City officials: unapproved construction a possible factor in landslide

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NORTH SALT LAKE -- Two days after a landslide destroyed a home in North Salt Lake, the city manager says un-permitted construction and landscaping may have played a role.

The statement came as crews are just days away from gathering data to try to understand how the earth shifted.

By Monday, engineers hope to drill into the hillside and collect samples to determine water flow and the severity of movement.

Crews from Kern River Gas Transmission company drilled Thursday, installing monitors to help them analyze movement and protect their line.

"The slide continues to move--ever so slightly--but it does move," City Manager Barry Edwards said.

The movement hasn't been enough to prompt further evacuations. In fact, Questar restored natural gas service to most of the homes affected Thursday. But many residents remain concerned there could be another slide.

"No, we don't feel any safer," resident Steve Peterson said. "I'm sure we feel less safe because no one actually knows if that mountain could give way."

The city manager said that, before the landslide, geotechnical studies determined the mountain was stable to build homes but there was also a possibility of landslides. And after the studies were done, the city suspects retaining walls were built on the hillside without permission.

"There may have been some work done out that wasn't done with permits both on the part of the developer and some of the residents," Edwards said.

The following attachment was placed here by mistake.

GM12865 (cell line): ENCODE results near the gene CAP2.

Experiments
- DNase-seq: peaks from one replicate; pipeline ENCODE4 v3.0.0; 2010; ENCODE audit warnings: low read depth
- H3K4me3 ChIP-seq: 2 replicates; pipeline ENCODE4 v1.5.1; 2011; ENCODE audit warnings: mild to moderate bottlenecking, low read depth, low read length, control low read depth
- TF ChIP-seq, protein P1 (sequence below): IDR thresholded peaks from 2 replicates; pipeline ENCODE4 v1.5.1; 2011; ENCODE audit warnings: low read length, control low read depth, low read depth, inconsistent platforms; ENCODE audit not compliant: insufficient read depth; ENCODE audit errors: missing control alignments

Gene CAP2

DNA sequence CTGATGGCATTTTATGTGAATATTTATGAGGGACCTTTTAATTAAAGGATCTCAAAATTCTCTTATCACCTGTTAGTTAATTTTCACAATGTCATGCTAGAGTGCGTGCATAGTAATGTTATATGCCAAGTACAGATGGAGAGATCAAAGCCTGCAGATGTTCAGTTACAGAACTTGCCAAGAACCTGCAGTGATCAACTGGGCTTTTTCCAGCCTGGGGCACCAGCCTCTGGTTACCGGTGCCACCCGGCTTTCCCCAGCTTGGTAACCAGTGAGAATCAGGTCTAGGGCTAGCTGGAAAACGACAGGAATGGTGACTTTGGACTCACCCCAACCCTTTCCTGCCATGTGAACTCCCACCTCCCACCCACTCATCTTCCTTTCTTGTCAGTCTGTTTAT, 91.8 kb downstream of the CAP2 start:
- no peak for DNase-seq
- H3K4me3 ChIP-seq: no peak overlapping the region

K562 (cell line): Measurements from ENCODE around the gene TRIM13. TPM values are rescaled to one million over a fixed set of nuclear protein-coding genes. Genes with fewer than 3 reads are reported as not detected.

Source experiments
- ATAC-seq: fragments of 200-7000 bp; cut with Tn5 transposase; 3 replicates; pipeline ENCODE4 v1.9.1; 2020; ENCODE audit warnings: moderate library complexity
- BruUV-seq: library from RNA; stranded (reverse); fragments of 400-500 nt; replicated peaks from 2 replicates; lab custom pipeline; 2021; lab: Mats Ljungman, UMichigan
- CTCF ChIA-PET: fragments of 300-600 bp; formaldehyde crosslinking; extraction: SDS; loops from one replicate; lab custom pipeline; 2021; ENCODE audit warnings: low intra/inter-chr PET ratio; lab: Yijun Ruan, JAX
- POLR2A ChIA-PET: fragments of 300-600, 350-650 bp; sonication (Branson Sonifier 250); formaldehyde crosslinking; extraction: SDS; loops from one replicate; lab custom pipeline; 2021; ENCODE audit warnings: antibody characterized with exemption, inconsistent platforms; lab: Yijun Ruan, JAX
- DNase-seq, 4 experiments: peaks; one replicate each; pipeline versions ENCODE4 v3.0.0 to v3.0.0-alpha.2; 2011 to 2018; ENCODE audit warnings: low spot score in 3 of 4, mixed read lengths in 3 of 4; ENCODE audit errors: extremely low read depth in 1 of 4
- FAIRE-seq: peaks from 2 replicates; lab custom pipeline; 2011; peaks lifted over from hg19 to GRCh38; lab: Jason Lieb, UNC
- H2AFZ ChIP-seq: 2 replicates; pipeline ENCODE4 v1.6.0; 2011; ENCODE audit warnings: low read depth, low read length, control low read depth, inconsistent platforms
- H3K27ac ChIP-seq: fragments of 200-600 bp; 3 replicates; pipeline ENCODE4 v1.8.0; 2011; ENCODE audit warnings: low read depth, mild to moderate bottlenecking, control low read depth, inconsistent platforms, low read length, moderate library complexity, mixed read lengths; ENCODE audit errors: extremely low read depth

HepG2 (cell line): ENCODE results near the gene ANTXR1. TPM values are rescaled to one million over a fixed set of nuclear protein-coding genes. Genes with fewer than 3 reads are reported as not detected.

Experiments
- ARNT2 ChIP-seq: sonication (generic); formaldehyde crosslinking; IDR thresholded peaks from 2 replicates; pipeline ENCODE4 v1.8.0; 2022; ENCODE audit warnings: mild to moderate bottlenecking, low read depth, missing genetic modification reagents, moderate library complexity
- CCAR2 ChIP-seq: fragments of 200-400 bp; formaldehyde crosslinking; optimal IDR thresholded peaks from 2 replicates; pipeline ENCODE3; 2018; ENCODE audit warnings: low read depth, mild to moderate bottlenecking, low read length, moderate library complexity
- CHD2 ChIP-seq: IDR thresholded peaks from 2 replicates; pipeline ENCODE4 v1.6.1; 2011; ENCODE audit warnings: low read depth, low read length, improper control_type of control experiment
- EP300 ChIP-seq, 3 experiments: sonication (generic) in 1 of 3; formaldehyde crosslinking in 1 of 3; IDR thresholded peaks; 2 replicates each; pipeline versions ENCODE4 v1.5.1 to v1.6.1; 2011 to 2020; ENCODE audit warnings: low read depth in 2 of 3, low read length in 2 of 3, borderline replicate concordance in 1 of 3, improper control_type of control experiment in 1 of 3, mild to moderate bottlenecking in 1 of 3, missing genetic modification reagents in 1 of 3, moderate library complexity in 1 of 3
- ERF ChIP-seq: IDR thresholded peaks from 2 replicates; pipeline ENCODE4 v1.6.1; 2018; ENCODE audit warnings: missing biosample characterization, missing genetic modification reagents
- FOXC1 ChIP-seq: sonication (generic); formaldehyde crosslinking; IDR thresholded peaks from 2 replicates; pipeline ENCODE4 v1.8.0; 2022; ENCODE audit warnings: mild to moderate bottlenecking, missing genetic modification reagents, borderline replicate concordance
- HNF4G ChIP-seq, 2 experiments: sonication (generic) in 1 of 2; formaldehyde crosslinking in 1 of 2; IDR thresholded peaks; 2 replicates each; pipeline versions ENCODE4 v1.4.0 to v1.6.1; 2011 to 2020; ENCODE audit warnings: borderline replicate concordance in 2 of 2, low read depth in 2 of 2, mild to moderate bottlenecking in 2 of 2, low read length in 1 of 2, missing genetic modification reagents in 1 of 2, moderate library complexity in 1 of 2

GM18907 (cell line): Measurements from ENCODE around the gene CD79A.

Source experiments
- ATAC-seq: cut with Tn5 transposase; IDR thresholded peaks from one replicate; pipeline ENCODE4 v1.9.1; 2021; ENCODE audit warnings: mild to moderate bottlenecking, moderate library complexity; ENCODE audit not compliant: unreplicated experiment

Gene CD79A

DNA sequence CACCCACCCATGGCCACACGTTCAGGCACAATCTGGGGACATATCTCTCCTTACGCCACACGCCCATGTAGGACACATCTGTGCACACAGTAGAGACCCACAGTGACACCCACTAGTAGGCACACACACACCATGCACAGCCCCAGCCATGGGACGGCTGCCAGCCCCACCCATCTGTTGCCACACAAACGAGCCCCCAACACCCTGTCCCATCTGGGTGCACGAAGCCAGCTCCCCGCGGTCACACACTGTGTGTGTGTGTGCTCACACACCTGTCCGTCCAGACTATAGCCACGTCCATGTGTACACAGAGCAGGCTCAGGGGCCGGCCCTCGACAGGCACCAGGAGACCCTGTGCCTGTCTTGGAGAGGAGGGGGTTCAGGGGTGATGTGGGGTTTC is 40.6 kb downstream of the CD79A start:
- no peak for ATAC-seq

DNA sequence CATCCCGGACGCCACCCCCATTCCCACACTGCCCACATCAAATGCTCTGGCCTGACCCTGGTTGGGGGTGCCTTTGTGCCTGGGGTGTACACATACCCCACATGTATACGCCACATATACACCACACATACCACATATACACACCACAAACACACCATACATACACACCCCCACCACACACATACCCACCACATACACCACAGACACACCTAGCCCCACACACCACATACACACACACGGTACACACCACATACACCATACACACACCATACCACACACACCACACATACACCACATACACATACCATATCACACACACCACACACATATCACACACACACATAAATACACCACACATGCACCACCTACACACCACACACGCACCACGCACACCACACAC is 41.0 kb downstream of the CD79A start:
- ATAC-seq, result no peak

City leaders are in the early stages of investigating whether that played a role in Tuesday morning's landslide that destroyed the Utrilla family's home and still threatens others. Meanwhile, the developer denied any involvement in un-permitted construction.

"We're very highly regulated, I mean you may not think so but we can't move or do anything without the city, have an engineer OK it and/or inspect what we do," said Scott Kjar, Vice-President of Eaglepointe Development.

"At this point, we're just making observations about what we're seeing, we're not drawing any conclusions," Edwards added.

The city manager also said there may have been additional un-permitted construction at the top of the hill and that could have played a larger role than additional retaining walls.

A number of residents have lashed out at North Salt Lake City, saying city leaders shouldn't have allowed the developer to build homes so high on the hill, but the developer said they have built 1,500 lots and Tuesday's landslide was an anomaly. Senator Todd Weiler from Woods Cross adds that if the developer followed proper guidelines and submitted geotechnical reports, the city has to grant the permits or risk being sued.

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